Plot & Characters
As an interactive movie, the quality and success of the game, just like any movie, depends largely on the plot and characters, and here I have to give the creators credit. Theyíve come up with a nice scenario (which I will do my best not to give away much of) based on events in the first movie. Basically it involves the eggs Nedry was trying to steal in the movie and various characters trying to get off the island, but the writers do a nice job of integrating various elements into this basic plot. I tended to find myself drawn back to the game not for the gameplay but to see what was going to happen next.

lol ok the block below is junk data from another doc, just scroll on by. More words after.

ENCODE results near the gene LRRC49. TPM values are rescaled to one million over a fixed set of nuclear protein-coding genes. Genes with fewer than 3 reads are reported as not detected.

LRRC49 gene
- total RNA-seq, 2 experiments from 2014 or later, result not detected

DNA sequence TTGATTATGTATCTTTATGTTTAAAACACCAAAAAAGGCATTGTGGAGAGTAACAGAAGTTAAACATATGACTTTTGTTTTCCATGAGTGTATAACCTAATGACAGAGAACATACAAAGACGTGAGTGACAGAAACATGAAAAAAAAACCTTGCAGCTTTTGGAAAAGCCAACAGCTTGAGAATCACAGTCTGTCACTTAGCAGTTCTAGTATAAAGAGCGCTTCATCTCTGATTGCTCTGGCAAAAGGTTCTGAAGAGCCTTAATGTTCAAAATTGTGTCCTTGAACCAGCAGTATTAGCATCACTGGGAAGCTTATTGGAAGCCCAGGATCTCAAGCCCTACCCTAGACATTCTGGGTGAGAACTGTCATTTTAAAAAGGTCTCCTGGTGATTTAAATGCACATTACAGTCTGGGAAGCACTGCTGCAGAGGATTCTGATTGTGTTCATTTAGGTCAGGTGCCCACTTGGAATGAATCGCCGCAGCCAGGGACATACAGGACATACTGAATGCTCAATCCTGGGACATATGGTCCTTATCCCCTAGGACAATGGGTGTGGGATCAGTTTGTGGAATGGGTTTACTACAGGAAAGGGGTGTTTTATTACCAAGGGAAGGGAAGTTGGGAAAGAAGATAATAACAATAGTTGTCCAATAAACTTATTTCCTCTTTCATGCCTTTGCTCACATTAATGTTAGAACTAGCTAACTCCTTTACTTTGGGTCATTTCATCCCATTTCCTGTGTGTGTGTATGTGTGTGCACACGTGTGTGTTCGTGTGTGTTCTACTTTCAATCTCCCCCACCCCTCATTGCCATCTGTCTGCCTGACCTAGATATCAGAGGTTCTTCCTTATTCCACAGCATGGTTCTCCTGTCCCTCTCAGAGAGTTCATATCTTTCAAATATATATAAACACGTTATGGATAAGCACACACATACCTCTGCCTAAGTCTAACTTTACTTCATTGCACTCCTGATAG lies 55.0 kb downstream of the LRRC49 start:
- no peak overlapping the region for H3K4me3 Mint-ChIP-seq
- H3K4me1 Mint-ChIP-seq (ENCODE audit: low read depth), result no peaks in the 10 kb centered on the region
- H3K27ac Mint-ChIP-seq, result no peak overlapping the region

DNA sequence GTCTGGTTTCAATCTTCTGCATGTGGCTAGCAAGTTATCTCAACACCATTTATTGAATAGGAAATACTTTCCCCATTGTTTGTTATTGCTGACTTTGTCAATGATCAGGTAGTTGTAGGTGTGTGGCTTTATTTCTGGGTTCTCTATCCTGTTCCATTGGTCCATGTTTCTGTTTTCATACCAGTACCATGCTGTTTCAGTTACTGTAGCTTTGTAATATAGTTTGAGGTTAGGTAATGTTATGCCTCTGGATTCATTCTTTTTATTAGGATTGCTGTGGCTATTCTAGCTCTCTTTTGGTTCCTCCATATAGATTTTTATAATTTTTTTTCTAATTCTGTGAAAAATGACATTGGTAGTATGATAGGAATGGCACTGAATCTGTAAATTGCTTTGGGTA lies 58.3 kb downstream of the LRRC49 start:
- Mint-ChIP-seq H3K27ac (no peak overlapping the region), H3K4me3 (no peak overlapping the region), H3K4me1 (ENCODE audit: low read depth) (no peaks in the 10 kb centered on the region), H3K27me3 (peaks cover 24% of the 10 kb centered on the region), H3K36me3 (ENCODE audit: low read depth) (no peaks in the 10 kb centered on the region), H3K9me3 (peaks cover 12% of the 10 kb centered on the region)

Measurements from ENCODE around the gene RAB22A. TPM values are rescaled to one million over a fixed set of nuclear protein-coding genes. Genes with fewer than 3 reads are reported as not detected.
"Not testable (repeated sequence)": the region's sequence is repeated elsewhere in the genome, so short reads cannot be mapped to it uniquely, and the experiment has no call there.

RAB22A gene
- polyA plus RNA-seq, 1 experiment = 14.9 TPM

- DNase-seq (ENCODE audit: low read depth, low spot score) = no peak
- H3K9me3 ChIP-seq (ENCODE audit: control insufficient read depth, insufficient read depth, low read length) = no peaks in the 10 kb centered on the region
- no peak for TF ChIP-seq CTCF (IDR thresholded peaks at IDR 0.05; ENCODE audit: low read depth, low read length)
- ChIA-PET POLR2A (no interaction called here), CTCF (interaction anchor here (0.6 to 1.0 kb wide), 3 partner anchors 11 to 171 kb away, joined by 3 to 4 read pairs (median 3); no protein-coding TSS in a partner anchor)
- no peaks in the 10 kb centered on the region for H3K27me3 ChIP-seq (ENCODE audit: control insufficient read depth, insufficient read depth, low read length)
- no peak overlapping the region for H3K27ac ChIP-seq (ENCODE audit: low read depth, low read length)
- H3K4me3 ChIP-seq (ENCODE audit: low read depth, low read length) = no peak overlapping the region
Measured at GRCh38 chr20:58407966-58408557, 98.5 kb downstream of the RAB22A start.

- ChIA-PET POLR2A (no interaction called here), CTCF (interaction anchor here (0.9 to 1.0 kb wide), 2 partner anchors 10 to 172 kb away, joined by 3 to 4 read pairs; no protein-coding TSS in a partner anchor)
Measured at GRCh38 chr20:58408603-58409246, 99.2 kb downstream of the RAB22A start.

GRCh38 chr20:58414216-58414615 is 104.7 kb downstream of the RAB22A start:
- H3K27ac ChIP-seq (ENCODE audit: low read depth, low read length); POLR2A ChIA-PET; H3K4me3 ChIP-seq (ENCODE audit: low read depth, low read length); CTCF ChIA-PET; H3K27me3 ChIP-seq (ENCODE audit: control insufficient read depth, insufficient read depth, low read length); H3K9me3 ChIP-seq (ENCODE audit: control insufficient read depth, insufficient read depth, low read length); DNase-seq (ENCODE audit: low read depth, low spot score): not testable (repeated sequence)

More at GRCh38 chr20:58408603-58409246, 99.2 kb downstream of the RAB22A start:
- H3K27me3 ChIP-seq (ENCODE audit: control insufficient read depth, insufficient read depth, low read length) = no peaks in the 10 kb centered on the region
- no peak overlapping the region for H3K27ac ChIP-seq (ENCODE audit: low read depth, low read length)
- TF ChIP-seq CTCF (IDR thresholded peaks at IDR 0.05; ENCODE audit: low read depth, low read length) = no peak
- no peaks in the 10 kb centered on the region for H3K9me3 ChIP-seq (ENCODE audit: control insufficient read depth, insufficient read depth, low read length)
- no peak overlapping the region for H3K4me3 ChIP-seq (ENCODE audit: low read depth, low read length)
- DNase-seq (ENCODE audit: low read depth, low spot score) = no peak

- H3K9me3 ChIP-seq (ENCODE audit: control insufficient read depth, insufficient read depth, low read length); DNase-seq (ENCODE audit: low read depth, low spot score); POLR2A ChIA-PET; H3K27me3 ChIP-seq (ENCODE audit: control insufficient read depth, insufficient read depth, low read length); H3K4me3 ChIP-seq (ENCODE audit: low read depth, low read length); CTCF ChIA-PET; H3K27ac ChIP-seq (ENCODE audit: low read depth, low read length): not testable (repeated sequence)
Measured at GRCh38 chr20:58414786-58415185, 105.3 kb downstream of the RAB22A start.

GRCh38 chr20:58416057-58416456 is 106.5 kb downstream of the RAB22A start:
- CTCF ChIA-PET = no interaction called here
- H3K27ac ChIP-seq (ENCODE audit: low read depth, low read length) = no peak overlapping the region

Care has also been taken to create pretty well-rounded characters. While it may seem so at first, none of the people in the game are one dimensional, and you learn more about them as the game progresses. Again, I donít want to give too much away, but donít jump to conclusions about charactersí motivations or who the good and bad guys (and girls) are. You can tell from the plot, characters and script that the creators of the game took this seriously and knew they were making a movie in game form and not a game with a few movie elements thrown in. This also is clear in the closing credits which read more like a movie than a typical game.
Putting It All Together